Wednesday, October 30, 2013

Laughing at Jesus. #40DITW

The other day I was doing my 40 Days in the Word journal and read this passage from Mark:

Then one of the synagogue leaders, named Jairus, came, and when he saw Jesus, he fell at his feet.  He pleaded earnestly with him, “My little daughter is dying. Please come and put your hands on her so that she will be healed and live.”  So Jesus went with him.  A large crowd followed and pressed around him.......
[On his way to the leader's house, Jesus takes time to talk with and heal a woman]
 While Jesus was still speaking, some people came from the house of Jairus, the synagogue leader. “Your daughter is dead,” they said. “Why bother the teacher anymore?”     Overhearing  what they said, Jesus told him,  “Don’t be afraid; just believe.”.......When they came to the home of the synagogue leader, Jesus saw a commotion, with people crying and wailing loudly.  He went in and said to them,  “Why all this commotion and wailing? The child is not dead but asleep.”    But they laughed at him.  After he put them all out, he took the child’s father and mother and the disciples who were with him, and went in where the child was.  He took her by the hand and said to her,  “Talitha koum!”  (which means  “Little girl, I say to you, get up!” ).  Immediately the girl stood up and began to walk around (she was twelve years old). At this they were completely astonished. (Mark 5:22-24, 35-36, 38-42, NIV)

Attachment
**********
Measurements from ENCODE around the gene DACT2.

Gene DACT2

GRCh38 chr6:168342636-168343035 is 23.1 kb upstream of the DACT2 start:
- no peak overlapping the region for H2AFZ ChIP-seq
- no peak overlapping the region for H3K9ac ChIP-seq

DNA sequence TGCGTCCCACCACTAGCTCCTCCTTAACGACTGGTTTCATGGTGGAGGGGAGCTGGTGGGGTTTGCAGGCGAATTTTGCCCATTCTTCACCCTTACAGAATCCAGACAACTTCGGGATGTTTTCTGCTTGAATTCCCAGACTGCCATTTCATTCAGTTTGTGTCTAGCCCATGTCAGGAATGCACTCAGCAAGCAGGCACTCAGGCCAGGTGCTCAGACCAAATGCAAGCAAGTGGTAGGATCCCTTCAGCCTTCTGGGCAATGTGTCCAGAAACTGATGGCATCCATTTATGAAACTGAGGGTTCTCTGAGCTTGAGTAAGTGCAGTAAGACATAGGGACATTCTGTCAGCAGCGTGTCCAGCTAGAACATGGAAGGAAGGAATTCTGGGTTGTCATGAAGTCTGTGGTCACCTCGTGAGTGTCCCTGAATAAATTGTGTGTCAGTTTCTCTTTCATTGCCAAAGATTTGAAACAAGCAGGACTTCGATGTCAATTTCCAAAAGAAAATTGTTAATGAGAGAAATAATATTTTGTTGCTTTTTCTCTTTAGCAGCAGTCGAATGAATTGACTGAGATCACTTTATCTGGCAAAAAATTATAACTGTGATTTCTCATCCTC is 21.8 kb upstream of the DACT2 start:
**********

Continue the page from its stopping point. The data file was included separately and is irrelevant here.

A few things struck me that day and I thought I would share them with you.